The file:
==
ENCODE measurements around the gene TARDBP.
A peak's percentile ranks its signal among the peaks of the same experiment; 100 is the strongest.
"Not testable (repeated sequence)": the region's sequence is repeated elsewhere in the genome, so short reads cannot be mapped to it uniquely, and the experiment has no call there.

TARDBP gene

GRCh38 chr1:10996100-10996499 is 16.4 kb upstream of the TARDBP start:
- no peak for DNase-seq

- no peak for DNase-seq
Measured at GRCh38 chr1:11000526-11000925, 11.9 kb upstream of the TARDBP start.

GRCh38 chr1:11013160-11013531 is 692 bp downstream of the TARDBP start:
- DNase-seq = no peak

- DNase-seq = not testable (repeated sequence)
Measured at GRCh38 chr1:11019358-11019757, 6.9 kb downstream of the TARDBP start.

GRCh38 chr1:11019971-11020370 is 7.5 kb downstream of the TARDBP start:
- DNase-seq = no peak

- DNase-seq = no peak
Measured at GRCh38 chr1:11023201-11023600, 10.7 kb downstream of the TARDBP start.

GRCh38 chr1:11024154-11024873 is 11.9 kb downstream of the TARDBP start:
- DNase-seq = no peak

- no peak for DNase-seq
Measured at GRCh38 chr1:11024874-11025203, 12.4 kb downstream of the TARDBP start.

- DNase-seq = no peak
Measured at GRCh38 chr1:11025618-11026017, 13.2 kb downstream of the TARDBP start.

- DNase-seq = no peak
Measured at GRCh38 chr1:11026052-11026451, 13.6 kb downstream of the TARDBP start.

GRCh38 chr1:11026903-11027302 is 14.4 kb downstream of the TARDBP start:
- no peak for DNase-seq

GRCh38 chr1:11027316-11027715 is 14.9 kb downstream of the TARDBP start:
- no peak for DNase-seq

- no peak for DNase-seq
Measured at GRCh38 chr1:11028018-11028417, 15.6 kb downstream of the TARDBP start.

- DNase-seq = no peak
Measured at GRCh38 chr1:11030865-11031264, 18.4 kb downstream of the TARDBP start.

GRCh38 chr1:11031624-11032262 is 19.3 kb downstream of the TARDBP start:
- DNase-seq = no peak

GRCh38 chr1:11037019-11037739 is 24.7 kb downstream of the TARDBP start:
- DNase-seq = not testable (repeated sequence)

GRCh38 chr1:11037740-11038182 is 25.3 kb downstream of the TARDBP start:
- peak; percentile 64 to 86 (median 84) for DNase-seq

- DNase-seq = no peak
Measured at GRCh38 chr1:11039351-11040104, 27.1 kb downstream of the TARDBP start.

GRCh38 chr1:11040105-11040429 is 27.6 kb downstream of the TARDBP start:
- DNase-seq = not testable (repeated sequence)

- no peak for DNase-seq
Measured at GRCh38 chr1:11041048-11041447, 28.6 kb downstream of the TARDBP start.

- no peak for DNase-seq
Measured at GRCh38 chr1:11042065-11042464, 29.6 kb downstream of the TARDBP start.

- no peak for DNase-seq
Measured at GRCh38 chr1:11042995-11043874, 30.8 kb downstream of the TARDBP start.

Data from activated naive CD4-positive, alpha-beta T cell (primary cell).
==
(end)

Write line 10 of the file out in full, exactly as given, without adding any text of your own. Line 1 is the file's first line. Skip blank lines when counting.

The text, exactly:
- DNase-seq = no peak